– Business registration certificate or investment registration certificate
– Foreign loan agreement
– Written guarantee of loan in letter or contract
– Authority’s written approval
– Report of compliance in accordance to SBV’s regulations
– Confirmation of account service provider
– Invoice with profits in Vietnamese dong (VND)
– Explanatory statement on demands for foreign capital in VND
The borrower is required to submit the registration form within 30 days from the date of signing the agreement on medium/long-term foreign loan or the date of signing the agreement on extension of the short-term foreign loan to become medium/ long-term loan. Investors can choose to submit the documents online via https://qlnh-sbv.cic.org.vn/qlnh/ or submit traditionally by post or in person. The State Bank of Vietnam will generally respond within 12 – 15 days if the documents are sufficient.
Mandatory reports on foreign loans for investors
All companies which have accessed foreign loans are required to submit a foreign loan report to the State Bank of Vietnam, notwithstanding if the loans are short or long term. There are 2 types of reports:
- Periodic report: On a quarterly basis, no later than the 5th day of the month immediately after the reporting period, the borrower is required to lodge with the State Bank an review report on the implementation of the foreign loans and the repayment status; the report can be submitted on the website or directly in person/traditional way. The periodic report can be submitted online or follow appendix from Circular03/2016/TT-NHNN.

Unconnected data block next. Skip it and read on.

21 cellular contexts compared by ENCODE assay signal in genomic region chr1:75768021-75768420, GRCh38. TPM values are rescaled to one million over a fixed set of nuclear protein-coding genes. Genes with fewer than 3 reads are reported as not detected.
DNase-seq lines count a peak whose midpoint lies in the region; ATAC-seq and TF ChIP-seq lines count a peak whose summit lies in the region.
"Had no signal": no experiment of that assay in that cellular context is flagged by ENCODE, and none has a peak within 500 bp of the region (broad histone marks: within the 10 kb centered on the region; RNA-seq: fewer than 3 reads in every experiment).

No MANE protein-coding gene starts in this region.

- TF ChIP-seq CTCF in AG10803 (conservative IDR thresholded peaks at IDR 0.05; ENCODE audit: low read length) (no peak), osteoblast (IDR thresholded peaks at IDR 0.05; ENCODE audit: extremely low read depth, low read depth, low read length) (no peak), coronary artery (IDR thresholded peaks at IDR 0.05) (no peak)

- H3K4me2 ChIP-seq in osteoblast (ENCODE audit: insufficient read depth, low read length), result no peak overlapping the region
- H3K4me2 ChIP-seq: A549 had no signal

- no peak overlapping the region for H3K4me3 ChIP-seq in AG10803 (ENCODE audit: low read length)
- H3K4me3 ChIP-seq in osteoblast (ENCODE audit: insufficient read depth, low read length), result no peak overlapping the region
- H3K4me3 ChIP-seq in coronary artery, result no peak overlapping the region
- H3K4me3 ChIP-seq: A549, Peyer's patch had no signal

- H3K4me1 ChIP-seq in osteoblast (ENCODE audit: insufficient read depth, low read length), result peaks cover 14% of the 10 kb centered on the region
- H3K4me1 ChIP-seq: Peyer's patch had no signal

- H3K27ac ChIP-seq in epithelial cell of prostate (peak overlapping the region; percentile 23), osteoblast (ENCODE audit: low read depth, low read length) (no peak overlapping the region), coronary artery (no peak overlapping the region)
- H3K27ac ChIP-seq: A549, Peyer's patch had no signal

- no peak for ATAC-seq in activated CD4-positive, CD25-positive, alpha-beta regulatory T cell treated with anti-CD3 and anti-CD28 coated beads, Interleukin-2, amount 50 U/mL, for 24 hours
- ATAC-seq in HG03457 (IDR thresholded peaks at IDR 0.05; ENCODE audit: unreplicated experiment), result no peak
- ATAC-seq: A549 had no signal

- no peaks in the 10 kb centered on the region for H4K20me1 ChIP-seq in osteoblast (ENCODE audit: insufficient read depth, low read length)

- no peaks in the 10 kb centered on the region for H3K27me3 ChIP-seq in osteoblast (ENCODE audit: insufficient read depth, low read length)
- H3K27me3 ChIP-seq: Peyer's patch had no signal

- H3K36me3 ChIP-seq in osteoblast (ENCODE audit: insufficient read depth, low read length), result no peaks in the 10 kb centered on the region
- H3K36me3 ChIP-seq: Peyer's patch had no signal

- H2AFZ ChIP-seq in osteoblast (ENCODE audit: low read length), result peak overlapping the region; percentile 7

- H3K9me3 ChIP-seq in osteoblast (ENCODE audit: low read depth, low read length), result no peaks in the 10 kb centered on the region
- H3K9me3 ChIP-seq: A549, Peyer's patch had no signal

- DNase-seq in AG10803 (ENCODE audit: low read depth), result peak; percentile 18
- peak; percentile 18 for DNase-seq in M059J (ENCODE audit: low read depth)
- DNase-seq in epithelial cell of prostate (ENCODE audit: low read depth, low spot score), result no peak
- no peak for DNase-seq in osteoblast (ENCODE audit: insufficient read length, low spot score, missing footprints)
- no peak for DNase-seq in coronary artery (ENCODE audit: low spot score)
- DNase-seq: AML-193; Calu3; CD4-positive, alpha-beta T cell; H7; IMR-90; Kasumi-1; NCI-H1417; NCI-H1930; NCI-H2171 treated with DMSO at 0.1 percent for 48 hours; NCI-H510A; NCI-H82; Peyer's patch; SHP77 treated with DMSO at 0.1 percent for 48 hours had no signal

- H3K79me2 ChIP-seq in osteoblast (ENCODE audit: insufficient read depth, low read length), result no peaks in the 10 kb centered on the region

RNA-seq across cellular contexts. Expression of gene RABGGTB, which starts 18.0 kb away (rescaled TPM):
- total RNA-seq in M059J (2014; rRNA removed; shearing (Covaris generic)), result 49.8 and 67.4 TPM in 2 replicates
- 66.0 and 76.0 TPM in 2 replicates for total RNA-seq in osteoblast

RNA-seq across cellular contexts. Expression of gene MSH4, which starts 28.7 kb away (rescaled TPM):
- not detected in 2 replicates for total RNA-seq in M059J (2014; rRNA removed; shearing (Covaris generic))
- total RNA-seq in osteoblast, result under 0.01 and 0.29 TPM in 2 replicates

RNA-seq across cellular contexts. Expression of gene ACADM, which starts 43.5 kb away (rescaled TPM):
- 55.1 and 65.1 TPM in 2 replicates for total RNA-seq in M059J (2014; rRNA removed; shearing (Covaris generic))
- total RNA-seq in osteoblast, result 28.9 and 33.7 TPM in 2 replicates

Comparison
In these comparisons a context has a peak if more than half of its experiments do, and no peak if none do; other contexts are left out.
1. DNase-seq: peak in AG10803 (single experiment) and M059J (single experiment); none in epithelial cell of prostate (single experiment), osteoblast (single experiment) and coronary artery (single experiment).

- Ad-hoc report: in certain unexpected events or whenever necessary, the borrower or the account service provider is required to send specific reports upon the request of the State Bank of Vietnam.
Withholding tax on foreign loan interest payments
The income from loan interest received by a foreign lender is subject to Corporate Income Tax which a Vietnamese borrower must withhold, currently at a rate of 5% (CIT)*. This matter can be addressed through appropriate gross-up clauses in the loan agreement. Within 10 days since the payment for foreign loan interest is made, the company is required to prepare and submit the withholding tax declaration and tax payment.
*Subject to any exemptions that may exist under DTA’s
Regulations on deductible loan interest expense for CIT calculation
According to Decree 68/2020/NĐ-CP amendments to Decree 20/2017/NĐ-CP, the total loan interest cost arising within a specified tax period qualified as a deduction from income subject to corporate income tax shall not exceed 30% of total net profit generated from business activities plus loan interest costs and amortization costs arising within that period (EBITDA).
In the case of a no-interest loan, the borrower pays back only the borrowed amount, without any interest. However, the authorities may impose deem interest for taxation purposes, as they consider these transactions do not follow common market prices.
If you need any assistance with these or any other matters relevant for international investors in Vietnam, our experts are ready to work with your company to ensure you understand how the above will apply to your specific situation in Vietnam.
Contact our teams for expert support and further information on tax compliance in Vietnam.
Tran Minh Thai – Accounting Officer – firstname.lastname@example.org
Do Thi Thao – Accounting Director – email@example.com
Matthew Lourey – Managing Partner – firstname.lastname@example.org